Two of the hottest technology areas are on course to converge in the not-too-distant future.
Blockchain has been around since 2009 and was first defined as part of the code for Bitcoin. Since then it has moved rapidly from being the basis for cryptocurrencies to being seen as the next frontier for digital transformation in pretty much every vertical you can think of, from education to legal, utilities to insurance, healthcare to pharmaceuticals and of course in financial services. Whilst interest in cryptocurrencies is still high (and the price of bitcoin keeps rising – it hit an all-time high last week of $6000), mainstream businesses have been turning their attention to how to harness the power of a distributed ledger and single source of truth construct – which is essentially what the blockchain is, to reduce friction in business processes, make them more secure and non-repudiated.
As mentioned, legal is an obvious function that can benefit from this technology and the rise of smart contracts within both law firms and in-house legal has been widely discussed. The idea that the elements of a contract can be stored on the blockchain and the terms automatically executed based on certain events happening (time periods, volume pricing levels, confirmed flight delays for example) is very appealing.
In a parallel technology stream, artificial intelligence (AI) has become a noisy neighbor. Garnering way more headlines than blockchain and its progeny, bitcoin, AI has become mainstream and is rapidly being imbued in the national conscience and on the political agenda. When Putin says “Artificial intelligence is the future not only of Russia but of all of mankind. Whoever becomes the leader in this sphere will become the ruler of the world” you have to take note.
Now these two technologies will soon converge. Clearly blockchains will start to hold non-structured data and the opportunity to use machine learning models to extract information will be there. We are already seeing developments in how AI will potentially be applied to contracts which are encoded on a blockchain. This was the basis of the pronouncement Brian Kuhn from IBM Watson Legal made last week. Given the scale of IBM and the press that Watson has attracted over the years, it is not surprising that Brian gets the coverage. But at the risk of being cheeky, we could say “we told you so”.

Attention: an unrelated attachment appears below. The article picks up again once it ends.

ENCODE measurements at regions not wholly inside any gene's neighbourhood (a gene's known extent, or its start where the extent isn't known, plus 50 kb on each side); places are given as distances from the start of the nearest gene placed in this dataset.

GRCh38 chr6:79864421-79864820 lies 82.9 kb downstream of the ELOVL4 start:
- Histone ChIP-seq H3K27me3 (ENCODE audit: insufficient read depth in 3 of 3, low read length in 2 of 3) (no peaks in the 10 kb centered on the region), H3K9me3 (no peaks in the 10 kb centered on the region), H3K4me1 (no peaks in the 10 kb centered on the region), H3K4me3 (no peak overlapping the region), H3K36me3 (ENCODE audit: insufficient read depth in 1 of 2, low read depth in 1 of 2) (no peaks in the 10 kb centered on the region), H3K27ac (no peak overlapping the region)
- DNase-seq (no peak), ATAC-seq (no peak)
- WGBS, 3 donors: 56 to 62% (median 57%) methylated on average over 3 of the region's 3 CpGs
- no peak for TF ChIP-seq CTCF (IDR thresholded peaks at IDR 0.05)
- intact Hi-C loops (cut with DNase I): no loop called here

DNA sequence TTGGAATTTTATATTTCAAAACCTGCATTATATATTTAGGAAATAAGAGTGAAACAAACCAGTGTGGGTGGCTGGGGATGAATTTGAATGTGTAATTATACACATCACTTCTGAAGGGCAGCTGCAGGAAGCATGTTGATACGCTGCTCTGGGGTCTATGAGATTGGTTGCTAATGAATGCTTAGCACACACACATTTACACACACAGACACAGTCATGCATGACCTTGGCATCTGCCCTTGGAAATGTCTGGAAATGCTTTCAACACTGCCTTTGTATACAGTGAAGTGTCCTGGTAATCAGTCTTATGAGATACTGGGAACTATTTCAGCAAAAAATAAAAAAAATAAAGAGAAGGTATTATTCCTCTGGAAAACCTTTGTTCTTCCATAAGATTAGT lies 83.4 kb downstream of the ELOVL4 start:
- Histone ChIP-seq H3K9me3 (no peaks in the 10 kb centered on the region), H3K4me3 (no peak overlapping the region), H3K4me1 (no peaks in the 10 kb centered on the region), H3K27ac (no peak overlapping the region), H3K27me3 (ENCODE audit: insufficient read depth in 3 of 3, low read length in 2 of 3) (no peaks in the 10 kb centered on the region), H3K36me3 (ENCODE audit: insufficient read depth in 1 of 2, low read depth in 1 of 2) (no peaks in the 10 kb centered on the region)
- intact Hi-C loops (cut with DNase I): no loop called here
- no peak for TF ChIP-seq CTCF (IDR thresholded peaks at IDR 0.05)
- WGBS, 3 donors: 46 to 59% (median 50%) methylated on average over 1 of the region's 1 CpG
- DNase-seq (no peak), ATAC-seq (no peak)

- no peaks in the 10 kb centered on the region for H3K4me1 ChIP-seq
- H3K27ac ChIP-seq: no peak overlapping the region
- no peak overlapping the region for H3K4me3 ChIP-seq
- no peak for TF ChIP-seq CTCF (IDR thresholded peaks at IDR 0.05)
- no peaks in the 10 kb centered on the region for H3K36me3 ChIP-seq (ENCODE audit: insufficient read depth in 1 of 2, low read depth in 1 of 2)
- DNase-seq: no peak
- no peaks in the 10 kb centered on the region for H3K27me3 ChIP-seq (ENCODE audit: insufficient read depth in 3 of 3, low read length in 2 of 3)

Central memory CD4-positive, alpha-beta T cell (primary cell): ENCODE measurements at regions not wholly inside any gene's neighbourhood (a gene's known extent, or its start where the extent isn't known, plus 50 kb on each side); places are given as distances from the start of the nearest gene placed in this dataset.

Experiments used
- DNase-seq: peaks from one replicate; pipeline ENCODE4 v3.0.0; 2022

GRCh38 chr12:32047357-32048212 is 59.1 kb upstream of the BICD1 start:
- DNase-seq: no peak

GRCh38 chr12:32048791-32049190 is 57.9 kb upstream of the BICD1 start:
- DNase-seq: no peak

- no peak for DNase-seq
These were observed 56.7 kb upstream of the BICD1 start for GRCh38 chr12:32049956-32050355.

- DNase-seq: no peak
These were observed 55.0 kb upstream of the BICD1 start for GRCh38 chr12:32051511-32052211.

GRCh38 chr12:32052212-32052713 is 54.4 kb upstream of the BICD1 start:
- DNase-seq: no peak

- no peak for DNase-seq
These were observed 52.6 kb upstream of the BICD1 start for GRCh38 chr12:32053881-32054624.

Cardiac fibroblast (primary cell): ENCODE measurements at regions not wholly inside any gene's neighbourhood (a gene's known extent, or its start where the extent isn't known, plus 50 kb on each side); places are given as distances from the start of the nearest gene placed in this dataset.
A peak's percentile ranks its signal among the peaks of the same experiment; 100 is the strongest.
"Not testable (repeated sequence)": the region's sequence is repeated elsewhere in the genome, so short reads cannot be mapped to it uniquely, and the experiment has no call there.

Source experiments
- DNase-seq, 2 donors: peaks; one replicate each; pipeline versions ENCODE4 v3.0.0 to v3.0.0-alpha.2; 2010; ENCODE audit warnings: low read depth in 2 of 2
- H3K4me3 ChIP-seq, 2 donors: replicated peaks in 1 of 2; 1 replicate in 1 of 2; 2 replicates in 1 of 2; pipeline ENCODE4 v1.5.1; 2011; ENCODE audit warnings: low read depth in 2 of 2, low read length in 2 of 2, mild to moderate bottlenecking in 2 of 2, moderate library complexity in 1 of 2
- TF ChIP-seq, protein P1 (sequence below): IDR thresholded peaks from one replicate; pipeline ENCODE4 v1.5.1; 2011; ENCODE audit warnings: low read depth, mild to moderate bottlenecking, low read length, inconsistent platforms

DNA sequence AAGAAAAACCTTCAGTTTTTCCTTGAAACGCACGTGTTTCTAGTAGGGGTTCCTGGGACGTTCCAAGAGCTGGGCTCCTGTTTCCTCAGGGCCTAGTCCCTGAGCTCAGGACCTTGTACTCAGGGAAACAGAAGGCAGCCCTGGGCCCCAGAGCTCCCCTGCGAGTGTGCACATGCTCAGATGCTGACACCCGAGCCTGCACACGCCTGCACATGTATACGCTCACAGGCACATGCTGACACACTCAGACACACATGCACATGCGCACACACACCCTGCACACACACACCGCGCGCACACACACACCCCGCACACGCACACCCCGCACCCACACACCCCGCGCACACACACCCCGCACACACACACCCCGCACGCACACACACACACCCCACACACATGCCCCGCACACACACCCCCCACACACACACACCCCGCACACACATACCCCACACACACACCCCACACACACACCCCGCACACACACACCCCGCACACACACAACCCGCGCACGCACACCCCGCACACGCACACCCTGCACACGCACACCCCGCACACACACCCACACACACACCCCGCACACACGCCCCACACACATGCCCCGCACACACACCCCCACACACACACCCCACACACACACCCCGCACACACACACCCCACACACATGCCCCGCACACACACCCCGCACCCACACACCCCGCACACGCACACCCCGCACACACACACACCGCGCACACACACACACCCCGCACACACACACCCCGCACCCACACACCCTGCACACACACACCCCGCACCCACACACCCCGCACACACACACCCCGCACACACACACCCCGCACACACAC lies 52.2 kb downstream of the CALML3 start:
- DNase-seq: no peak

That’s the “royal we”, as the visionary that identified this convergence more than a year ago was Kevin Gidney, the co-Founder and Chief Technology Officer of Seal Software. Kevin didn’t use the word “convergence” but his intent was clear in his Intelligent Contracts (IC) post, in how he saw AI being applied to the blockchain construct within a contracts framework. Back then he felt the case for smart contracts was certainly strong, but there were some technical limitations with the functionality which he pointed out. Areas such as security, accuracy of the encodings and lack of binary representations of some contract clauses needed further thought. Since then some blockchain solutions have added levels of security to account for the short comings he pointed out - IBM and it's Hyperledger would be one example. These now provide a granular level of security and control needed for intelligent contracts on a public ledger. In addition companies have taken the smart contracts logic execution off chain and the consensus methods have changed to allow more information to be handled better. So, the convergence of public blockchains and ICs is underway”.
To quote from Kevin’s original post: “the intelligence comes from the ‘I’ in AI, where a system is taught to continually and consistently recognize and extract key information from contracts, with active learning based on users’ responses, both positive and negative, to the extractions and predictions made”. So, whilst ICs use some of the underlying methods of blockchain and the extension to store immutable information or actionable events within a block that smart contracts do, they take into account the real and pragmatic task of first encoding a contract onto a blockchain, recognizing that not all clauses can be absolute (eg, try coding “best efforts” onto the chain) and then being able to dig insight out of the data stored on the chain.For example, using the power of Seal to extract insight out of the unstructured data on the chain, a lawyer could be presented with very valuable information to decrease the amount of work required to reach an agreement. How a counterparty lawyer has negotiated contracts in the past can be identified, what types of language and clauses are more likely to lead to a successful outcome and the lawyer can be presented with a draft contract based on terms from a clause library.
In the sense that AI and ML will be applied to getting data on to the blockchain, identifying specific clauses and driving insight out of the encoded data, then convergence is right around the corner – just as Kevin said it would, one year ago.
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